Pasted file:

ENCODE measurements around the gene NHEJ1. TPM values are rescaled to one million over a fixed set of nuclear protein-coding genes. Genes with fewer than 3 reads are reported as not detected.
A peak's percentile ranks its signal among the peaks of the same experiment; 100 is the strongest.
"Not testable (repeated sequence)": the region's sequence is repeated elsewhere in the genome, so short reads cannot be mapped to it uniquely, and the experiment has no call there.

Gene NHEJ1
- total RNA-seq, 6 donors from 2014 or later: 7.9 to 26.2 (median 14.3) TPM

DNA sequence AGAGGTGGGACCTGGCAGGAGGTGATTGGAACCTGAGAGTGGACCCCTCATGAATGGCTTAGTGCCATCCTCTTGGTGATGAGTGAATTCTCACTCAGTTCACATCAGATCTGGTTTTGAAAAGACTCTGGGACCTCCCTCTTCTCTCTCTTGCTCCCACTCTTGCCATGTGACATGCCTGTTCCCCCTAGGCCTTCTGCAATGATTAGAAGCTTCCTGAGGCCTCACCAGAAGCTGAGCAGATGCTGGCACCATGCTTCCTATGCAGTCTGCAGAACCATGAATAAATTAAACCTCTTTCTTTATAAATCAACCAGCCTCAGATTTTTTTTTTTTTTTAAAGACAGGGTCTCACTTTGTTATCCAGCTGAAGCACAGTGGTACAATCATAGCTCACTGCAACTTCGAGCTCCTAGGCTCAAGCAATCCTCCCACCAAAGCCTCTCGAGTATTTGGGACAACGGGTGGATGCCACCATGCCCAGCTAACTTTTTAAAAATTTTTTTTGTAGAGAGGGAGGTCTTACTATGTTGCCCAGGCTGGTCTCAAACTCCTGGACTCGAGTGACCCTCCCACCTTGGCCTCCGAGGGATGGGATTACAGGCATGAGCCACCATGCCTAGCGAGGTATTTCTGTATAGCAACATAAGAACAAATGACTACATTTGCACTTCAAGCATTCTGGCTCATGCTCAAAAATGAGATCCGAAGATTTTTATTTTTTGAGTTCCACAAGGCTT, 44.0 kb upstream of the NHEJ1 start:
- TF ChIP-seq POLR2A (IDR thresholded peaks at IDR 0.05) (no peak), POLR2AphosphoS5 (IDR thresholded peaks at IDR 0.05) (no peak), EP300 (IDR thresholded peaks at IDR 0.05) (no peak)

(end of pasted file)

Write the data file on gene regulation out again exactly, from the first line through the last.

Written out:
ENCODE measurements around the gene NHEJ1. TPM values are rescaled to one million over a fixed set of nuclear protein-coding genes. Genes with fewer than 3 reads are reported as not detected.
A peak's percentile ranks its signal among the peaks of the same experiment; 100 is the strongest.
"Not testable (repeated sequence)": the region's sequence is repeated elsewhere in the genome, so short reads cannot be mapped to it uniquely, and the experiment has no call there.

Gene NHEJ1
- total RNA-seq, 6 donors from 2014 or later: 7.9 to 26.2 (median 14.3) TPM

DNA sequence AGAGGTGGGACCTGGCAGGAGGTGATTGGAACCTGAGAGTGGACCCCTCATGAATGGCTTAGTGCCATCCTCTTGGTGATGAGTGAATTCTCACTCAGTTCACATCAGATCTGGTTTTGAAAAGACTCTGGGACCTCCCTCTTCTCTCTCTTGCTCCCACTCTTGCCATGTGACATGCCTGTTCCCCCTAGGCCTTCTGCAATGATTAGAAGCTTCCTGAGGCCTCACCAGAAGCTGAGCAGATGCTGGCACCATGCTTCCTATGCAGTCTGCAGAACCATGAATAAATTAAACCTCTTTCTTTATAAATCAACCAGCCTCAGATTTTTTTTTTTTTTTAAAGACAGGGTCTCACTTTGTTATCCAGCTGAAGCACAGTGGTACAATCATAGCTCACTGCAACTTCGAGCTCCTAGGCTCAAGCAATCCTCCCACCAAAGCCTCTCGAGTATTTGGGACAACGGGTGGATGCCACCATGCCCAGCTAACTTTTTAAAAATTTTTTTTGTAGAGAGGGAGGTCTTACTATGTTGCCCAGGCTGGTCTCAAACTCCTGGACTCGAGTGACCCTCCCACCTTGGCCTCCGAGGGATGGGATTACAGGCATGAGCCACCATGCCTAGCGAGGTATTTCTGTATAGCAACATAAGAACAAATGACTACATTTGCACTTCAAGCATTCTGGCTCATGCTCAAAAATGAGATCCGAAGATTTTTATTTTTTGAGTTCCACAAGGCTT, 44.0 kb upstream of the NHEJ1 start:
- TF ChIP-seq POLR2A (IDR thresholded peaks at IDR 0.05) (no peak), POLR2AphosphoS5 (IDR thresholded peaks at IDR 0.05) (no peak), EP300 (IDR thresholded peaks at IDR 0.05) (no peak)